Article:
#105 2018 LSAT Bible Study

Session #105 @ Starbucks Coffee, Sunae Station

0900 – 1600 HRS
01 MAY 2018 (火)
SEUNGMIN AND SOFI

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PT #43 LR Sections Review, Timed (40 Min)

  • BR Score: Sofi (…) / Seungmin (-02)
  • BR Score: Sofi (…) / Seungmin (-02)

Discussions

  • Development with North Korea
  • Translator for Marvel Korea
  • Behavioral Encryption of Failure

Next Session : 03 MAY 2018 (木) 0900 HRS, Starbucks Coffee

 

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YONSEI UNDERWOOD LAW SOCIETY “PACTA SUNT SERVANDA”
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#12 ULS Spring Session 2018

Session #12 @ Meeple, Sinchon

1930 – 2150 HRS
30 APRIL 2018 (月)

SEULBIN, HYEJI, JAMES, SEUNGMIN, SOHYANG, AND SUN

KakaoTalk_20180430_223601983

Agendas

  • Matsushita  Ch. 8  Tariffs, quotas, and other barriers to market access for goods *DH- Seulbin
  • Recent Developments regarding North Korea [ video / audio ]

Assigned Reading

  • Matsushita  Ch. 8  Tariffs, quotas, and other barriers to market access for goods *DH- Seulbin

Back to 2018 ULS Syllabus ]

Next Session : 7 May 2018 (月) 1930 HRS @ Meeple, Sinchon

 

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YONSEI UNDERWOOD LAW SOCIETY “PACTA SUNT SERVANDA”

#11 ULS Spring Session 2018

Session #11 @ Meeple, Sinchon

1930 – 2150 HRS
2 APRIL 2018 (月)

SEULBIN, HYEJI, JAMES, SEUNGMIN, SOHYANG, AND SUN

KakaoTalk_20180402_233546841.jpg

Agendas

  • Matsushita  p.179-214 (Ch. 7 National Treatment) *DH- Hye Ji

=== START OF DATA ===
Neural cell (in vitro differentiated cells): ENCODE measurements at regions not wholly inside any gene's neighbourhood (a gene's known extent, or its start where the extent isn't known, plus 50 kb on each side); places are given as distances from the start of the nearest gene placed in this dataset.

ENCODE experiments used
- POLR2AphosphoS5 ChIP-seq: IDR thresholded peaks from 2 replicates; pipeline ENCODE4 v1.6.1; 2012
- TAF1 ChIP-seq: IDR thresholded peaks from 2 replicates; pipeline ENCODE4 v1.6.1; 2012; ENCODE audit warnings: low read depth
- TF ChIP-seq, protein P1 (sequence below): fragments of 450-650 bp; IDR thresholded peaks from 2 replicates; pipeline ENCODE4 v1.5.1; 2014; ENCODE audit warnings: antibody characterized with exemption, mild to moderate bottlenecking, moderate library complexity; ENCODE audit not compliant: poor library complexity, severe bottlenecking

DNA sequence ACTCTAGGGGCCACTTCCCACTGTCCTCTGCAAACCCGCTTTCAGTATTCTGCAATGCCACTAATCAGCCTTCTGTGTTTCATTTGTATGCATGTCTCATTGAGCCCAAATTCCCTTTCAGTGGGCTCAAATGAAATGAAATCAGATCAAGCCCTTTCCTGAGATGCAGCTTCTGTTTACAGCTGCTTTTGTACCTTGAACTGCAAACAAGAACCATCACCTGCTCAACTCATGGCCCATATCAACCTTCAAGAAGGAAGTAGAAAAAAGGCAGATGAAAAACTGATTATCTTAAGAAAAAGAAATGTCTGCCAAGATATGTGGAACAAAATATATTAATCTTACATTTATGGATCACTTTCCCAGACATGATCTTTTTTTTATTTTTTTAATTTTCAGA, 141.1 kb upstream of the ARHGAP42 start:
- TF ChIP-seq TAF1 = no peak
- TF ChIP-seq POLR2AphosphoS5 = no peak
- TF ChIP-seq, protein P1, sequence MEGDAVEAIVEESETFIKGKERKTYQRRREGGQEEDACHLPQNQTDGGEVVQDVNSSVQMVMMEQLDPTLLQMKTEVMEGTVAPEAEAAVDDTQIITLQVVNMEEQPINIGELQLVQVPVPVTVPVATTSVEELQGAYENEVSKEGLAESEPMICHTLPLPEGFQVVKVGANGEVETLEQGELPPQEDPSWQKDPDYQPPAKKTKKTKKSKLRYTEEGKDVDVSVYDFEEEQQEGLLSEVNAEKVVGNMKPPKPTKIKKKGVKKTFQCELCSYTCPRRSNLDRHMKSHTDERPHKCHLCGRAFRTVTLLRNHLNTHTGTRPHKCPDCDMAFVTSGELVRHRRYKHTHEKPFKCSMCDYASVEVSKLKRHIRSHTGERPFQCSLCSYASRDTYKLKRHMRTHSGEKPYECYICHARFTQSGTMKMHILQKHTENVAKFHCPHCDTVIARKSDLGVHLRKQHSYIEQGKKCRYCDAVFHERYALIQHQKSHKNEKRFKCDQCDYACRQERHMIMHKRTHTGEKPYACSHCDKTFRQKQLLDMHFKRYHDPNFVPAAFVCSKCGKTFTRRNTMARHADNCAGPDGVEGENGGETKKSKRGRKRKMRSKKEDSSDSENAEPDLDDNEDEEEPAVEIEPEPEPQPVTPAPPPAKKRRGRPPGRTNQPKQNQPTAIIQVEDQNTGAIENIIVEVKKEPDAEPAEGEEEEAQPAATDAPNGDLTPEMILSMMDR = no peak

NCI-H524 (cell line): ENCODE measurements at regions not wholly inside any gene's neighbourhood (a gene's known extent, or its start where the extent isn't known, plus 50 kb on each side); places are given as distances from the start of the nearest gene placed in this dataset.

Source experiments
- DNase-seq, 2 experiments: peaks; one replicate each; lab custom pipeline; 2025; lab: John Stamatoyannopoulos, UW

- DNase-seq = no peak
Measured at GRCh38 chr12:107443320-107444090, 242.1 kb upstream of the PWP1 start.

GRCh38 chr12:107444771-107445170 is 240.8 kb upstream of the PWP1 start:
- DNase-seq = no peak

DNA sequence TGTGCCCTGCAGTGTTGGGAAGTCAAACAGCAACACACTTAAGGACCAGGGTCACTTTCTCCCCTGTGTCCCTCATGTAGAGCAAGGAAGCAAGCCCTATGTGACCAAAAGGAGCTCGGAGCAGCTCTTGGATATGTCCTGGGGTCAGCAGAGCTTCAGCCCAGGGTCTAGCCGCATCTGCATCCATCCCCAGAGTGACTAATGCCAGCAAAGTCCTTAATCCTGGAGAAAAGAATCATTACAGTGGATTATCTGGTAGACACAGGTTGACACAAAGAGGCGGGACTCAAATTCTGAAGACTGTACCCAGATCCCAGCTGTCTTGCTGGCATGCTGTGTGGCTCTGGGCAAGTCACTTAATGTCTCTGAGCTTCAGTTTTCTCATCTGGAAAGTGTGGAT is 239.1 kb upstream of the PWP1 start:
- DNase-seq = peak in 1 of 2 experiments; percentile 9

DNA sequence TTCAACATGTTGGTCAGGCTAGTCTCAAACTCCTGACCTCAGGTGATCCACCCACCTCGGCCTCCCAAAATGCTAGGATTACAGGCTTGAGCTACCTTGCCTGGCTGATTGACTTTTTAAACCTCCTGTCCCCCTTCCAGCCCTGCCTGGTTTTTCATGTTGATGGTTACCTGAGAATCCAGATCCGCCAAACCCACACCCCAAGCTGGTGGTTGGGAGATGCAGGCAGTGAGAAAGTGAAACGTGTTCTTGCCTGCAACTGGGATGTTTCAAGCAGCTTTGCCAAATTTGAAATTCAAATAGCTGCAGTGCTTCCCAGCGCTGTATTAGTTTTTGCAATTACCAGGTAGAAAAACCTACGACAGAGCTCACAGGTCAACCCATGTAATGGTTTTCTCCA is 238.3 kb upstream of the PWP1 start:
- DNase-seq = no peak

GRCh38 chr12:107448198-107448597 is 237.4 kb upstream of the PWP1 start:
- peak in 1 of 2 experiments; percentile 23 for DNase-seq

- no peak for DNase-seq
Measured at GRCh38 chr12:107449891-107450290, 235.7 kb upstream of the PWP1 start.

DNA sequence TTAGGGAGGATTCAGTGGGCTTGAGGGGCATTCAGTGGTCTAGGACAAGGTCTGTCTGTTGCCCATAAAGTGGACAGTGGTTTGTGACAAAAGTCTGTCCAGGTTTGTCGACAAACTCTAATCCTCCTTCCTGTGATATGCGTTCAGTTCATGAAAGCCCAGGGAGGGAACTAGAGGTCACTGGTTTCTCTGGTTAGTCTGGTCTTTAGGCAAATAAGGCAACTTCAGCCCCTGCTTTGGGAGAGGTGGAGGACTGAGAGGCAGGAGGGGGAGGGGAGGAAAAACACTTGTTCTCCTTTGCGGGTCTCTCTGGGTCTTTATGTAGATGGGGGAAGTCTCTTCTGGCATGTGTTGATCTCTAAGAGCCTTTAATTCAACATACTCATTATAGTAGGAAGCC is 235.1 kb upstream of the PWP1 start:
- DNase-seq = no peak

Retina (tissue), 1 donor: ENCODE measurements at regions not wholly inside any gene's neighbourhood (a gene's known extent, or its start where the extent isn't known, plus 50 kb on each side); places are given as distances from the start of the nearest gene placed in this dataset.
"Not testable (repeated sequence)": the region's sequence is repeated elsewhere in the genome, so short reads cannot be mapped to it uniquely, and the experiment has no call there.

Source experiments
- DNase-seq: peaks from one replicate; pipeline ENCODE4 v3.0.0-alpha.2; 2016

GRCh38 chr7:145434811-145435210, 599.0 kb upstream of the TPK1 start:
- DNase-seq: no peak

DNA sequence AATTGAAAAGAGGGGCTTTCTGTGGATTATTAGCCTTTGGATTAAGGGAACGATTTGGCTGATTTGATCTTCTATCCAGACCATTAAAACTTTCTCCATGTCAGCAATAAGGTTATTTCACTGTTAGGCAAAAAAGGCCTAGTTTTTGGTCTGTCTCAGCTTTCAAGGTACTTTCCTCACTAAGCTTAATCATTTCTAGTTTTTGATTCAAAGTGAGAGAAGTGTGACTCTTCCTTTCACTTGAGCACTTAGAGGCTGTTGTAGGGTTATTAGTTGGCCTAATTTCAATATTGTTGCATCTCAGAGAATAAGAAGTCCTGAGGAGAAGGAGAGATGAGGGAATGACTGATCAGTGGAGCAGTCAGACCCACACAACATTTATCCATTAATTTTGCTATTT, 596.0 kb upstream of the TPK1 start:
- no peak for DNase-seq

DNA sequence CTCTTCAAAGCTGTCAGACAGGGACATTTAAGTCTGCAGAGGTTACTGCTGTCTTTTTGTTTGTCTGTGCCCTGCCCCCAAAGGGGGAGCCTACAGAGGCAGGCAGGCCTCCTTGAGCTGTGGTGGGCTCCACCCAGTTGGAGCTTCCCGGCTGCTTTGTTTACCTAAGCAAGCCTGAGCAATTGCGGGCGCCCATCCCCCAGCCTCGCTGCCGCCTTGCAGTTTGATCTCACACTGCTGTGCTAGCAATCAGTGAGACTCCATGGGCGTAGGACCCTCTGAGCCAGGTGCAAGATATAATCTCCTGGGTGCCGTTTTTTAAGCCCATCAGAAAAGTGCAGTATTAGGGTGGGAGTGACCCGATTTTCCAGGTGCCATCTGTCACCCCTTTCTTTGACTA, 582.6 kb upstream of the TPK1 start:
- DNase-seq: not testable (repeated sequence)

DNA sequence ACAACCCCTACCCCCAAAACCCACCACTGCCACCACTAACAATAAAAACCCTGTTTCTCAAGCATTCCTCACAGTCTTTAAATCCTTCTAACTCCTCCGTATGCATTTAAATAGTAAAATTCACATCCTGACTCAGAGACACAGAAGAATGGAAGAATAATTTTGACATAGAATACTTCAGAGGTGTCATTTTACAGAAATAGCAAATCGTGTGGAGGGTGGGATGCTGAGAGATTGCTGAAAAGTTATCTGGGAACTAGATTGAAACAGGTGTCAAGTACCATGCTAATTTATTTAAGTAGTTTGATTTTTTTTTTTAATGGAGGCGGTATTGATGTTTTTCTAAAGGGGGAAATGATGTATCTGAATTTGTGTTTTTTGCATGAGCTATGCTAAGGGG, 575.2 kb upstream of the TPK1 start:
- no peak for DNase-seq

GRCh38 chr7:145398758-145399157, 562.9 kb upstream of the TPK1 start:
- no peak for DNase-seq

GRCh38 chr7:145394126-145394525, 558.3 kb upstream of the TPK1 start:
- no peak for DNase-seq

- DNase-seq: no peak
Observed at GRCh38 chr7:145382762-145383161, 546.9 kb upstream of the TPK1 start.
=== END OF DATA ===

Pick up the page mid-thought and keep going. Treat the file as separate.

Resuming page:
Assigned Reading

  • Matsushita  Ch. 8  Tariffs, quotas, and other barriers to market access for goods *DH- Seulbin

Back to 2018 ULS Syllabus ]

Next Session : 30 April 2018 (月) 1930 HRS @ Meeple, Sinchon

 

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YONSEI UNDERWOOD LAW SOCIETY “PACTA SUNT SERVANDA”

WWI: Wilson’s Idealism and Mistake

Woodrow Wilson (1913 – 1921)

Woodrow Wilson

An Idealist. Wilson approached foreign policy as a matter of morals and legality. Of Scotch-English descent.

United States History, 400 – 469p

SAT World History

I. Wilson’s Moral Diplomacy (Denying Self-interested Imperialism)

Wilson wanted to correct what he considered past wrongs. He wanted to show that U.S. respected other nations’ rights and would support the spread of democracy.

  • The Philippines : Jones Act of 1916 (1) granted full territorial status, (2) guaranteed a bill of rights and universal male suffrage to citizens, and (3) promised independence as soon as a stable government was established
  • Puerto Rico : An act of Congress in 1917 granted U.S. Citizenship and limited self-government
  • The Panama Canal : persuaded Congress in 1914 to repeal an act that had granted U.S. ships an exemption from paying the standard canal tolls charged other nations

1917 US territories and protectorates

II. Blind-Spots of Wilson’s Moral Diplomacy (Latin America)